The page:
Once that was decided, the next decision was where to position the bar that moves the slats up or down. There are five different Louvre widths to choose from. As a general rule, I was told that thinner slats look better on smaller windows, while wider slats are ideal for bigger windows. Holding samples up to the window really helped visualise what they would look like in the space. I opted for a medium sized width without the bar, for a cleaner, more minimal look. With a hidden mechanism, the slats can open and close all together just by tilting them up or down. Hillarys’ custom colour service also allows shutters to be finished in almost any hue, tone or shade, I went for a simple, classic white to match the paintwork and new column radiator. Decisions made, the fitting was booked for a few weeks later and I counted down the days until they would add the final finishing touch to the room.
Enda came back at the beginning of February. Fitting was surprisingly quick and easy, taking less than 2 hours from start to finish. The frame went onto the window frames first, then each door is screwed on with hinges, and its as simple as that, no mess, no stress. Magnets in the frame neatly secure the shuttered doors when they are closed and they’re good to go.
And I’m really pleased with the result. I love the versatility of the shutters – on sunny days I can tilt the shuttered slats to prevent glare, while on cloudy days I can open them all up to maximise light. Enda also showed me which directions to tilt the slats to prevent overlooking, I hadn’t even thought of the windows on the upper floors in the homes opposite. On most days we have the bottom shutters closed and the top two on the left and right open.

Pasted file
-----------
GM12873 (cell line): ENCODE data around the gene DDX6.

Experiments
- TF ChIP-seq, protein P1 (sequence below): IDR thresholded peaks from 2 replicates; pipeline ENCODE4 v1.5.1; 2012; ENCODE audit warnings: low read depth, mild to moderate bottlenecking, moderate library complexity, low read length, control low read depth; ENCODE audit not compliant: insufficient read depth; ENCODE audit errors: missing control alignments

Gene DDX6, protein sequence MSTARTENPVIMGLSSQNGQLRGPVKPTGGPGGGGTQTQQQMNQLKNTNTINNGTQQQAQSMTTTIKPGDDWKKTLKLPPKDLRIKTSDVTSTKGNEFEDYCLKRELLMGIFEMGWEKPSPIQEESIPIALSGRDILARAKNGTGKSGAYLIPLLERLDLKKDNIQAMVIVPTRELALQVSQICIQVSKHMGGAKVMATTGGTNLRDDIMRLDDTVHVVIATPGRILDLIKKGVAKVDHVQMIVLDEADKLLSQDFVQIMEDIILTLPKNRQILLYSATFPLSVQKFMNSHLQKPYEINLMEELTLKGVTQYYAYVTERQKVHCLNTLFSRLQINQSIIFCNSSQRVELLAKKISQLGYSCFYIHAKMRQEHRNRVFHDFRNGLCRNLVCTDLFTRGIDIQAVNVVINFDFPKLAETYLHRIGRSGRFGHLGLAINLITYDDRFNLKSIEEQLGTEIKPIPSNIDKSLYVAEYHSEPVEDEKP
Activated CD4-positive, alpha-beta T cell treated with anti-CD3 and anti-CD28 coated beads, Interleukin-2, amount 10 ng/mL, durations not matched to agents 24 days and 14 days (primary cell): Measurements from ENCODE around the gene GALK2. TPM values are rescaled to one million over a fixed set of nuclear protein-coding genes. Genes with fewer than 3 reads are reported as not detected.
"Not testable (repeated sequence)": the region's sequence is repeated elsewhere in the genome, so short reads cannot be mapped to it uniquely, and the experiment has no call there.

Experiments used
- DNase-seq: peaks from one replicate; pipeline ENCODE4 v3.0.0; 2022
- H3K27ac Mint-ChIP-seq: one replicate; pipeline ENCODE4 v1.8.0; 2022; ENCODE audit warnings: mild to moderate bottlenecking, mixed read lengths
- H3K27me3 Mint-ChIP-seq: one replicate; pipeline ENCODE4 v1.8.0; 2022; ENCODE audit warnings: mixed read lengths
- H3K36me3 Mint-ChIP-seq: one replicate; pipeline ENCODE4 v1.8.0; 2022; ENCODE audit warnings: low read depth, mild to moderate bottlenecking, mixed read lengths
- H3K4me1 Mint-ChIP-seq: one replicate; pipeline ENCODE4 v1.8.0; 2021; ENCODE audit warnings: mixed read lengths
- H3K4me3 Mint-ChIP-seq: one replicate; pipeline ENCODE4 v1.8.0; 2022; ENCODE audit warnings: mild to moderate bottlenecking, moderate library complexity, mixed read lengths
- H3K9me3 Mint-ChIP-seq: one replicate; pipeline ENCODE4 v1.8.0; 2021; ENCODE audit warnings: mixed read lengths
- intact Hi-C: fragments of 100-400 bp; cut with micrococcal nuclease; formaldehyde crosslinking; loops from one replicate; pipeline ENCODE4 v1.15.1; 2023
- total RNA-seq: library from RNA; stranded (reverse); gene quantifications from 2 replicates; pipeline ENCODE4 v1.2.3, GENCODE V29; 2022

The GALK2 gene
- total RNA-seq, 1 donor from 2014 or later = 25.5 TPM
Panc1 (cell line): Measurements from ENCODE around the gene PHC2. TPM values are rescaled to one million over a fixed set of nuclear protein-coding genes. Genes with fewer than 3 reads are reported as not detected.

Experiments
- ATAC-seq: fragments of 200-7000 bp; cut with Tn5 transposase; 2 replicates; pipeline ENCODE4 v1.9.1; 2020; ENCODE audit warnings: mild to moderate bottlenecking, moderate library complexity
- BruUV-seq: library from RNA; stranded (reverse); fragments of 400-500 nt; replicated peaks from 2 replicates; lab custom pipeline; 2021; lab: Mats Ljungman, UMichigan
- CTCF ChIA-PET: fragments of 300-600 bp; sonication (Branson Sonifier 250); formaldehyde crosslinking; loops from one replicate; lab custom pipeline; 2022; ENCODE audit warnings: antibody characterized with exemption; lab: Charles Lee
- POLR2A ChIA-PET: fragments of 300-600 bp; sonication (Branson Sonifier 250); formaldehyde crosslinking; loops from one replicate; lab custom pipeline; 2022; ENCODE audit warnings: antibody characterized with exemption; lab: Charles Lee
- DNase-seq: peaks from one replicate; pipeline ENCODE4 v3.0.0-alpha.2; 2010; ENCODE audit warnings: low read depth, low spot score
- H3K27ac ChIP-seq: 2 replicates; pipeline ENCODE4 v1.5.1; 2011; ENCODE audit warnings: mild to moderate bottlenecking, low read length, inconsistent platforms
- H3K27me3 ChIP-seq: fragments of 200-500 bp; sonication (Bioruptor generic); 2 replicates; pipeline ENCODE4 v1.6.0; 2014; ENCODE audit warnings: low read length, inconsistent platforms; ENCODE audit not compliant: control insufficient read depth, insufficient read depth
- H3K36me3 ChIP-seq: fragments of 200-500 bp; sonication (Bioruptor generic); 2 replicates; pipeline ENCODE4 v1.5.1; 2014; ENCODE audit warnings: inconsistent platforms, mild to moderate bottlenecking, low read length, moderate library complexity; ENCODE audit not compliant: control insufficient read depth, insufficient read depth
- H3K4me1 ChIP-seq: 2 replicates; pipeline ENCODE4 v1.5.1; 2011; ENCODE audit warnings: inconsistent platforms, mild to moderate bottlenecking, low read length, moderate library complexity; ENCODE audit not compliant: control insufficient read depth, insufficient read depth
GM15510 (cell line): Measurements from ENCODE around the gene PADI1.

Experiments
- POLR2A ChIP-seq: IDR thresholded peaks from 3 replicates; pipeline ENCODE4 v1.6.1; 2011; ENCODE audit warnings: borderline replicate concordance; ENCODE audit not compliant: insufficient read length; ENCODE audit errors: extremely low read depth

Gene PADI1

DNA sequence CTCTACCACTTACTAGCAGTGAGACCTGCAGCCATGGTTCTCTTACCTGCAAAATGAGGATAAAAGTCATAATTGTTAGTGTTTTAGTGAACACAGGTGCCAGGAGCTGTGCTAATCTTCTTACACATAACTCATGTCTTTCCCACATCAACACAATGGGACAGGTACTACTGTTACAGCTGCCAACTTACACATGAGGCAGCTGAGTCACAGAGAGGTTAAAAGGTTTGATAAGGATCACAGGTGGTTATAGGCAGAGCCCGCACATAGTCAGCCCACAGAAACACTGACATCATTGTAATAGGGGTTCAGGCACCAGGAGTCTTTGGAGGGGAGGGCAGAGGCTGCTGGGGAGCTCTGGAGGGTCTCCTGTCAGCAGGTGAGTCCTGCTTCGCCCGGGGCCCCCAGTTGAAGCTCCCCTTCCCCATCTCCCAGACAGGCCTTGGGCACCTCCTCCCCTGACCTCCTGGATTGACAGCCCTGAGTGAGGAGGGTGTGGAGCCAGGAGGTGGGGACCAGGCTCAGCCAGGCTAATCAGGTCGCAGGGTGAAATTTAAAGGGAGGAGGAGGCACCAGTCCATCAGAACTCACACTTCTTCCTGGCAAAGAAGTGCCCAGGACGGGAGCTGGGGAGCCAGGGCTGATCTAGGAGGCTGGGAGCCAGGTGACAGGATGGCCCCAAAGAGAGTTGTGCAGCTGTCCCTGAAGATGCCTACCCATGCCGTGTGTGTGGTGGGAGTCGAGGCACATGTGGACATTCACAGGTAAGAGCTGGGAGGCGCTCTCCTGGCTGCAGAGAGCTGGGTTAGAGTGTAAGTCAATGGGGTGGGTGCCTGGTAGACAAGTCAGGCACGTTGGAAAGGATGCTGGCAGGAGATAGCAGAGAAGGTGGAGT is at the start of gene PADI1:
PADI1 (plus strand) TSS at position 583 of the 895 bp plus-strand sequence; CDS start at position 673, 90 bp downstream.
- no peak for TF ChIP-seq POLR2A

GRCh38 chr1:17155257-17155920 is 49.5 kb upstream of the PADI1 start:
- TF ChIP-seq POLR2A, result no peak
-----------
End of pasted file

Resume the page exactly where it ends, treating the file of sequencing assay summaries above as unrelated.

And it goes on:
I also had no idea that shutters can also help to insulate windows in the colder months – research by the English Heritage and Glasgow Caledonian University shows that shutters can reduce the amount of heat lost through windows by 62%. So they not only create a cosy setting, they also make the room feel warmer and more inviting.
Now I look forward to going down to the living room in the mornings and looking out to see what the weather will be like that day. If someone comes to the front door, I can also tilt the shutters slightly to see who is there without them seeing me.
Our new shutters are the perfect finishing touch to the room, completing the space and bringing everything together. Our living room is still light and bright but it’s now properly dressed to make the room a better space to spend time in.
You can see more inspiration for lovely, light living rooms dressed with wooden window shutters on my Pinterest board:
All images: Cate St Hill. Disclosure: I was gifted the shutters by Hillarys for the purposes of this post, all thoughts and opinions my own